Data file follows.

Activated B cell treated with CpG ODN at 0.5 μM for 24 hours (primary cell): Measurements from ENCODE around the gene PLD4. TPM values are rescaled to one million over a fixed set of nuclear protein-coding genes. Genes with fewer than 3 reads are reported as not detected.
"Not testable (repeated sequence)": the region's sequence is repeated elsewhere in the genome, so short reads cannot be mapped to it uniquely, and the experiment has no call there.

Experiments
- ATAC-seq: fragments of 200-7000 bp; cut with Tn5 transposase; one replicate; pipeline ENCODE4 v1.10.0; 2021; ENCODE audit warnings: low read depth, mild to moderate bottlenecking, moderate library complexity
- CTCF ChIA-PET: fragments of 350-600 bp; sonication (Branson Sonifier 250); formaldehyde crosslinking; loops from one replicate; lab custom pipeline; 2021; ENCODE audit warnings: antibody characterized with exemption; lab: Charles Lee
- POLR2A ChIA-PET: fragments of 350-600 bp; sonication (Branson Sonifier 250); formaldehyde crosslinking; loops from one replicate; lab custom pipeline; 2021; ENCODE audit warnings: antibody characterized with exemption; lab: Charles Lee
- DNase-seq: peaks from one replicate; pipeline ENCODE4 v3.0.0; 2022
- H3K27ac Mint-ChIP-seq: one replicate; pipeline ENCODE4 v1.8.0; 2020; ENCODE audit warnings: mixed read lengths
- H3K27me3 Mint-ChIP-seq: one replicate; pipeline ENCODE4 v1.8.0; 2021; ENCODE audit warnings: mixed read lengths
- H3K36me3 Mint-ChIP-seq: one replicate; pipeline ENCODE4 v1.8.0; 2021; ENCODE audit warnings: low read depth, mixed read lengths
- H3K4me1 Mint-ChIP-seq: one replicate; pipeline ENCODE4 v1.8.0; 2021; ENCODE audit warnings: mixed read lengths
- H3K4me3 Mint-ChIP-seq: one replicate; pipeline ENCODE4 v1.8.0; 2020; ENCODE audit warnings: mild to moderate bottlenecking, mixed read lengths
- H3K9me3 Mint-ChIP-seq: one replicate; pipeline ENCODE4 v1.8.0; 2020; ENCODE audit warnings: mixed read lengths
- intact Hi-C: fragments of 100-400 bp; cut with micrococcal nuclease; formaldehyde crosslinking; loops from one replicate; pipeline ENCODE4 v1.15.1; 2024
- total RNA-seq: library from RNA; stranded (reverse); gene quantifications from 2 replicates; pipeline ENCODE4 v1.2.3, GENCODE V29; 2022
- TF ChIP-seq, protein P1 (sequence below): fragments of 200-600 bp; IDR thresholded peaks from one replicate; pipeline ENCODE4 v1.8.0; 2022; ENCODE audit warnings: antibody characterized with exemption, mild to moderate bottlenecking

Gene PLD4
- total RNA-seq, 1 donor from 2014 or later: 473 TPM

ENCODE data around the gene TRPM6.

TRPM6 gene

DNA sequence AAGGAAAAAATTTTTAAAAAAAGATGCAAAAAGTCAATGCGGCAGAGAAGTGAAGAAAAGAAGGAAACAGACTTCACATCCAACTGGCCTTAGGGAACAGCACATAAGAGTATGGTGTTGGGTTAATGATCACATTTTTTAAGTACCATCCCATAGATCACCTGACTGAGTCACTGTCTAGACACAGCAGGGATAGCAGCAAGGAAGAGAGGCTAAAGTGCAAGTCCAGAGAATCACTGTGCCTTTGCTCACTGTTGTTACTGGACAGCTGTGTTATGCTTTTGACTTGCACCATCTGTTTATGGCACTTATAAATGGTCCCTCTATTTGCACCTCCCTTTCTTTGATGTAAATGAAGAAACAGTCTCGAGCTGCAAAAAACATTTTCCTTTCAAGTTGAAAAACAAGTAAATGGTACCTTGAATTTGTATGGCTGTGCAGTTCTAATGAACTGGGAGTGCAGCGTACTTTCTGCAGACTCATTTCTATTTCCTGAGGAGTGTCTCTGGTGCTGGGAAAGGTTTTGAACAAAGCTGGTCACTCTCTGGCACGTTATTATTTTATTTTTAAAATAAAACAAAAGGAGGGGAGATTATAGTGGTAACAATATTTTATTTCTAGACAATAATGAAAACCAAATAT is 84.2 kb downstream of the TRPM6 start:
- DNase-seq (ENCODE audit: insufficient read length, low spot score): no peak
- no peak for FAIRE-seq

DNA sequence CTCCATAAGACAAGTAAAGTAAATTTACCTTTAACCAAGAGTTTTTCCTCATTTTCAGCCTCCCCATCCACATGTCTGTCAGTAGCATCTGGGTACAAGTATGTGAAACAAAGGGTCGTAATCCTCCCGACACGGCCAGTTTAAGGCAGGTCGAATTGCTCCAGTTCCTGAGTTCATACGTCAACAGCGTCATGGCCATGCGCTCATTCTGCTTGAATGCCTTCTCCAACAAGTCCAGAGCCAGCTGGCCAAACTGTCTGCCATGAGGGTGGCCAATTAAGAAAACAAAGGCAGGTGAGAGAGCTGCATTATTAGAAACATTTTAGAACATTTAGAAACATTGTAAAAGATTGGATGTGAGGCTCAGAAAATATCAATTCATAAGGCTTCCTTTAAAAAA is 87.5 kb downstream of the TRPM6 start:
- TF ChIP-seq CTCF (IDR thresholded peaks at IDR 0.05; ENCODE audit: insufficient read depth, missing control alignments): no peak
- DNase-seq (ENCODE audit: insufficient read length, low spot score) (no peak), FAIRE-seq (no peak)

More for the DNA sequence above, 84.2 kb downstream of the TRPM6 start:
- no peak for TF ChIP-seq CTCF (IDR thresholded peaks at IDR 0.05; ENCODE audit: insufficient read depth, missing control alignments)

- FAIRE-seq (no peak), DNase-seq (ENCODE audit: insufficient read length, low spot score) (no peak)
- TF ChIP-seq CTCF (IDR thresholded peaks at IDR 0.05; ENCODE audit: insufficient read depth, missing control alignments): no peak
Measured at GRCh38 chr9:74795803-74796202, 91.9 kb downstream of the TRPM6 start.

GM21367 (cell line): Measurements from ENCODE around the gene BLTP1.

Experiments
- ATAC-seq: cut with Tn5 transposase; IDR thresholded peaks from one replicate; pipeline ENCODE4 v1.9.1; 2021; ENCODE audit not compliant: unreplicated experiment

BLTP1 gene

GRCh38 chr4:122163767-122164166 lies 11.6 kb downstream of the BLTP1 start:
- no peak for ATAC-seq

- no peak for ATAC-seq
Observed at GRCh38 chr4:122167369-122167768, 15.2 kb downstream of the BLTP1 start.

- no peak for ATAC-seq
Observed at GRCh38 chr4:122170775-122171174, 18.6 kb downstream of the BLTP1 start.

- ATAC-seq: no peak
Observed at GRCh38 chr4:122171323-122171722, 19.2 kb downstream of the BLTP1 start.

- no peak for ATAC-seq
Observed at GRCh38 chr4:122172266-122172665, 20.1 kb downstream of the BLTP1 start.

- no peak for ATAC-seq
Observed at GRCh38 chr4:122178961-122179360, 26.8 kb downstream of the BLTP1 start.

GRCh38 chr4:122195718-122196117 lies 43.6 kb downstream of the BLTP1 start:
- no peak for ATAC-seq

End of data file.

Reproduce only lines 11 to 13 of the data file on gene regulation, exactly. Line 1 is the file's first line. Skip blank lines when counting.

- H3K4me1 Mint-ChIP-seq: one replicate; pipeline ENCODE4 v1.8.0; 2021; ENCODE audit warnings: mixed read lengths
- H3K4me3 Mint-ChIP-seq: one replicate; pipeline ENCODE4 v1.8.0; 2020; ENCODE audit warnings: mild to moderate bottlenecking, mixed read lengths
- H3K9me3 Mint-ChIP-seq: one replicate; pipeline ENCODE4 v1.8.0; 2020; ENCODE audit warnings: mixed read lengths